graph. A graph, not containing τ-transitions is referred to as a concrete graph. The probabilistic transitions

1The model we use is also known as Labelled Concurrent Markov Chains. We use the term graph to stay in line with [13]

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model the probabilistic behaviour of a system. We assume the existence of a special node nil, which is not

part of the set of nodes of any graph. This node is used as a terminal node for all graphs.

Definition 2.1. A graph is a 7-tuple ?N,P,s,Act,→,?,pr?, where

• N is a non-empty finite set of non-deterministic nodes. We write Nnilfor the set N ∪ {nil}.

• P is a non-empty finite set of probabilistic nodes. We write Pnilfor the set P ∪ {nil}.

• s ∈ P is the initial node, also called root.

• Act is a finite set of action labels. We abbreviate the set Act ∪ {τ} with Actτ.

• →⊆ N × Actτ× Pnilis the non-deterministic transition relation. We require that for all n ∈ N,

there is at least one (n,a,p) ∈→ for some a ∈ Actτand p ∈ Pnil.

• ?⊆ P × N is a probabilistic transition relation.

• pr: ?→ (0,1] is a total function for which?

We write n

is denoted G. In the remainder of this paper, x,y,... range over G. We write Nx,Px,sx, etc. for the

components of the graph x, and use Sxto denote the union Px∪ Nx. We write Snil,xfor the set Sx∪ {nil}.

When x is the only graph under consideration, or when no confusion can arise, we drop the subscripts

altogether.

As a derived notion, we introduce the cumulative probability µ:Snil× 2Snil→ [0,1], which yields the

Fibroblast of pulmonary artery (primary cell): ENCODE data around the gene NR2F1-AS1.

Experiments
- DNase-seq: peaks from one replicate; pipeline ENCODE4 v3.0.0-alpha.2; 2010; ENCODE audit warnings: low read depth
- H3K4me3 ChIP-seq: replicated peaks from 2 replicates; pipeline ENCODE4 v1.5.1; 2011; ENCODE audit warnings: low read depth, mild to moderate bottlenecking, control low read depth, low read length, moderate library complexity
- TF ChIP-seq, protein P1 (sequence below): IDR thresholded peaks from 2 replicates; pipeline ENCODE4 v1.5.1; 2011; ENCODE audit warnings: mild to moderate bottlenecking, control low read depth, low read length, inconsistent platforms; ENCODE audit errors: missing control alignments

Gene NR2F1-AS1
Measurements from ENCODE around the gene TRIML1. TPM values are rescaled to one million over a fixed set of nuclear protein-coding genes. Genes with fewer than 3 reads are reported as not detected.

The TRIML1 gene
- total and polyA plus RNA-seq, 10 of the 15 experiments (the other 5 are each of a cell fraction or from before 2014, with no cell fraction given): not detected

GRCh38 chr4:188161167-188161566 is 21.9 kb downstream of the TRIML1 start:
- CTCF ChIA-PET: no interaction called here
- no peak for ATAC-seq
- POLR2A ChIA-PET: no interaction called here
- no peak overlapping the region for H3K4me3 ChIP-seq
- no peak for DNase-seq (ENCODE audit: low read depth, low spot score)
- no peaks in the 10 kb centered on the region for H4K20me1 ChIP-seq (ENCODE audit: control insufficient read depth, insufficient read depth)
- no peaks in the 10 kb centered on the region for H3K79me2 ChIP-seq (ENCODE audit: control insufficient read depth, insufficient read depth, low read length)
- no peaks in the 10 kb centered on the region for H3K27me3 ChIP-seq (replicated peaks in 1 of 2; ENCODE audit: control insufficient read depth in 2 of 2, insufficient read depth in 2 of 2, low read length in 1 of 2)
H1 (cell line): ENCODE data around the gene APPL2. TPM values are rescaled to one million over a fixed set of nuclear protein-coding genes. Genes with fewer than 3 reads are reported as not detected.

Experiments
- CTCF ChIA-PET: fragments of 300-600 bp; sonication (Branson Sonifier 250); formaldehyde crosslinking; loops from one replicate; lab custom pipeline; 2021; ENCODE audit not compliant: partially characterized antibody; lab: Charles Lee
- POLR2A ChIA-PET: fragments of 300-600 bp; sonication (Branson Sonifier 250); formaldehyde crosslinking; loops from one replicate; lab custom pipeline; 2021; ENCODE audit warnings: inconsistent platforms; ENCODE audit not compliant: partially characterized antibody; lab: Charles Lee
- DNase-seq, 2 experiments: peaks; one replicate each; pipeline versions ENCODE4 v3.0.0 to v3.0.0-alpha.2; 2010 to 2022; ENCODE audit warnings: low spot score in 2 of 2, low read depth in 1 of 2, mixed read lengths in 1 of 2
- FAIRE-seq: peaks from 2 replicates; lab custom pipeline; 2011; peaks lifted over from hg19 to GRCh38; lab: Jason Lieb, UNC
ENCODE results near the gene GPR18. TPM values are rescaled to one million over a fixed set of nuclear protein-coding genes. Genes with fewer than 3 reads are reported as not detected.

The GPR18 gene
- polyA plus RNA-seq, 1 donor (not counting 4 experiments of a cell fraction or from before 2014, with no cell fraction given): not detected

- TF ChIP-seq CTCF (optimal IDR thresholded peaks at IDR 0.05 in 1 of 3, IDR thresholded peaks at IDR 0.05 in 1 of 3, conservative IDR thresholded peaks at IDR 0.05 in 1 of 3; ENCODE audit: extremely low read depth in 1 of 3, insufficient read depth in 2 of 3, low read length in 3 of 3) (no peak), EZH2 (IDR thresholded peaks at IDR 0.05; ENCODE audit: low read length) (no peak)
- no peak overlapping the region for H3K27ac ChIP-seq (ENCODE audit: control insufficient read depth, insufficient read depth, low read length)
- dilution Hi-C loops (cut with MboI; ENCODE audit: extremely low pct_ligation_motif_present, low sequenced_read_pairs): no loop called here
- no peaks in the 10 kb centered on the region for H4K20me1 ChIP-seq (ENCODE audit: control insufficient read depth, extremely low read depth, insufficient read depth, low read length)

total probability of reaching a set of nodes via probabilistic transitions: µ(p,M)

p ∈ P and 0 otherwise.

n∈Npr(p,n) = 1 for all p ∈ P.

a− → p rather than (n,a,p) ∈→ and p ? n rather than (p,n) ∈?. The set of all graphs

def

=?

n∈M∩Npr(p,n) if

There are several variations on the graph model that we use throughout this paper. In [18], a more lib-

eral version is considered, in which the alternation between probabilistic transitions and non-deterministic

transitions is not as strict as in our model: in between two probabilistic transitions, one or more non-

deterministic transitions may be specified. Other variations allow for non-deterministic nodes as starting

nodes. From a theoretical point of view, these variations do not add to the expressive power of the model,

and the theory outlined in this paper easily transfers to those models.

2.1Strong Bisimulation

Equivalence relations can be seen as a characterisation of the discriminating power of specific observers.

Strong bisimilarity [17] is known to capture the capabilities of one of the most powerful observers that still

has some appealing properties. It compares the stepwise behaviour of nodes in graphs and relates nodes

when this behaviour is found to be identical.